I remember my mom reading this aloud to our whole family in the car when I was young, and my dad remarking at one point that it seemed to him that Montgomery had "run out of creative juices," a favorite phrase of his for describing sequels or series that got less wonderful as they went along. I hate to have to say it, but I think he was right.
Anne of Avonlea picks up right about where Anne of Green Gables leaves off: sixteen-year-old Anne Shirley is the new teacher at the Avonlea one-room school. She meets some new pupils, makes some new friends, and helps Marilla raise twins. Twins do seem to be Anne's lot in life, don't they? These are named Davy and Dora, and I only vaguely remembered them from reading this book twenty-some years ago -- in fact, in my memory, I'd confused them a great deal with Daisy and Demi from Little Men by Louisa May Alcott.
Anyway, back to that idea of running low on creative juices. To me, it feels like Montgomery took the imaginative, scrape-prone Anne and split her in half. Her little pupil Paul is her imagination embodied, and Davy gets into more mischief than Anne ever did. The book as a whole is diverting, and I enjoyed it very much, just not as much as its predecessor.
Particularly Good Bits:
"I'd like to add some beauty to life," said Anne dreamily. "I don't exactly want to make people know more... though I know that is the noblest ambition... but I'd love to make them have a pleasanter time because of me... to have some little joy or happy thought that would never have existed if I hadn't been born" (p. 54).
"It does people good to have to do things they don't like... in moderation" (p. 56).
"You're never safe from being surprised till you're dead" (p. 58).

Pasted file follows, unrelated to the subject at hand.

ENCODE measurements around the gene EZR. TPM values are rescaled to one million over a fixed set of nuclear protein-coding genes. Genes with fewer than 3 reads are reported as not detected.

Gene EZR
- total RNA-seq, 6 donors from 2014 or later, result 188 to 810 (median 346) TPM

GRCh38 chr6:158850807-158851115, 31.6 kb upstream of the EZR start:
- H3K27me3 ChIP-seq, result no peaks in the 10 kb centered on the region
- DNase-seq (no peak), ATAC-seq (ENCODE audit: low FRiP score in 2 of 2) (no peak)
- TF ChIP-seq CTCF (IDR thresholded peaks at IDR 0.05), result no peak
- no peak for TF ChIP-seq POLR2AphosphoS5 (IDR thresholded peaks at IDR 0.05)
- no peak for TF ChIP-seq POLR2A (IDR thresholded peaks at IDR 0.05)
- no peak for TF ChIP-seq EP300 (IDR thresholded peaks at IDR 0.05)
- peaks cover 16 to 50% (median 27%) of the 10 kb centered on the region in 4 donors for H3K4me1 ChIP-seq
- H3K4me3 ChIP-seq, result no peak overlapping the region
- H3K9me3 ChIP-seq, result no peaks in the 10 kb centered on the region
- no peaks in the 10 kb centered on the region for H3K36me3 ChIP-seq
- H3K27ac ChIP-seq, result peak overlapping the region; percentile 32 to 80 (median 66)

"...I think," concluded Anne, hitting on a very vital truth, "that we always love best the people who need us" (p. 84).
When Anne arose in the dull, bitter winter morning she felt that life was flat, stale, and unprofitable (p. 95)(I love that allusion to Hamlet!)
"If a kiss could be seen I think it would look like a violet," said Priscilla (p. 105).
"We make our own lives wherever we are, after all..." (p. 131).
"Don't you know that it is only very foolish folk who talk sense all the time?" (p. 151).
"Having adventures comes natural to some people," said Anne serenely. "You just have a knack for them or you haven't" (p. 160).
She seemed to walk in the atmosphere of things about to happen (p. 248).
"You lose all the fun of expecting things when you're surprised" (p. 256).
"What is an imagination for if not to enable you to peep at life through other people's eyes?" (p. 268).
If This was a Movie, I Would Rate It: G. Clean and wholesome.
This is my 33rd book read and reviewed for the Classics Club and my 4th for the Women's Classic Literature Event.
And here are this month's discussion questions from Elyssa at Purple Ink Studios:
Q: Anne of Avonlea introduces a cast of new characters including Mr. Harrison, Miss Lavender, Davy & Dora, Paul Irving, and Charlotta the Fourth. Which new character(s) was the most endearing to you? What do you like about them?
A: I'm amused by Mr. Harrison, want to hug Miss Lavender, am glad I'm not raising Davy and Dora, want to adopt Paul Irving, and could use my own Charlotta the Fourth. I think Miss Lavender was the most endearing to me because she's the sort of older woman I hope I can be someday, still full of life and wonder. Also, I'm a sucker for stories of lost love refound, which is part of why Persuasion is my favorite Jane Austen novel.
Q: Anne has such high hopes and ideals when she sets out to teach Avonlea school. However, she’s in for a few surprises. What do you think about expectations and ideals when approaching a new situation? What do you think Anne discovered in this season as a school teacher?
A: I think it's useful to have expectations about any new situation, but important to know that you might need to adjust them to reality. Ideals are trickier, and harder to adjust, I think. Anne realized that sometimes reality requires more harshness than she would like, but that many of her idealized notions about teaching were more helpful than others predicted.
Q: What do you think of Miss Lavender’s romance? Do you agree with Gilbert’s comment on what could have been?
A: I love that she gets a second chance, but oh, how sad that they spent decades apart. I think that time was wasted, like Gilbert.